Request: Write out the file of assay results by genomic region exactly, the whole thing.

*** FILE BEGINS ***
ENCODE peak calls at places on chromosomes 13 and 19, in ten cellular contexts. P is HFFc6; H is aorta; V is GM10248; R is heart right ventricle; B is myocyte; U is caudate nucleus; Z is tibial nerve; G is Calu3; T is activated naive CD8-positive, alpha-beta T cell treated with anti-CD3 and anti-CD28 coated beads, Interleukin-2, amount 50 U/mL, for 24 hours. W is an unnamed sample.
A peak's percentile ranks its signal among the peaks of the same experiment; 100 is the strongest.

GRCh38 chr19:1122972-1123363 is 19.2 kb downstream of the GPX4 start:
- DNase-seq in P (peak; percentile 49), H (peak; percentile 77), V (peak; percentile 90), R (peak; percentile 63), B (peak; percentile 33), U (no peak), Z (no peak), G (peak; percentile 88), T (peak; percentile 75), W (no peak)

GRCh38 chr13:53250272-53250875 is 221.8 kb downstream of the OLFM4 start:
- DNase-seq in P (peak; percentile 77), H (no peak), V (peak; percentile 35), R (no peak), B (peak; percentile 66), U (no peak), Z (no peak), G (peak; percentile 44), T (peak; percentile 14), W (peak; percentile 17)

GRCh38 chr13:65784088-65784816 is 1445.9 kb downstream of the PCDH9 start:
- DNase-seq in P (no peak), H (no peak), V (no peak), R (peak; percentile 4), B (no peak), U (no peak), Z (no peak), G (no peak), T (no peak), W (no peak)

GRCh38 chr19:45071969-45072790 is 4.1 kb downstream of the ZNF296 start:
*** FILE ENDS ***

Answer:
ENCODE peak calls at places on chromosomes 13 and 19, in ten cellular contexts. P is HFFc6; H is aorta; V is GM10248; R is heart right ventricle; B is myocyte; U is caudate nucleus; Z is tibial nerve; G is Calu3; T is activated naive CD8-positive, alpha-beta T cell treated with anti-CD3 and anti-CD28 coated beads, Interleukin-2, amount 50 U/mL, for 24 hours. W is an unnamed sample.
A peak's percentile ranks its signal among the peaks of the same experiment; 100 is the strongest.

GRCh38 chr19:1122972-1123363 is 19.2 kb downstream of the GPX4 start:
- DNase-seq in P (peak; percentile 49), H (peak; percentile 77), V (peak; percentile 90), R (peak; percentile 63), B (peak; percentile 33), U (no peak), Z (no peak), G (peak; percentile 88), T (peak; percentile 75), W (no peak)

GRCh38 chr13:53250272-53250875 is 221.8 kb downstream of the OLFM4 start:
- DNase-seq in P (peak; percentile 77), H (no peak), V (peak; percentile 35), R (no peak), B (peak; percentile 66), U (no peak), Z (no peak), G (peak; percentile 44), T (peak; percentile 14), W (peak; percentile 17)

GRCh38 chr13:65784088-65784816 is 1445.9 kb downstream of the PCDH9 start:
- DNase-seq in P (no peak), H (no peak), V (no peak), R (peak; percentile 4), B (no peak), U (no peak), Z (no peak), G (no peak), T (no peak), W (no peak)

GRCh38 chr19:45071969-45072790 is 4.1 kb downstream of the ZNF296 start: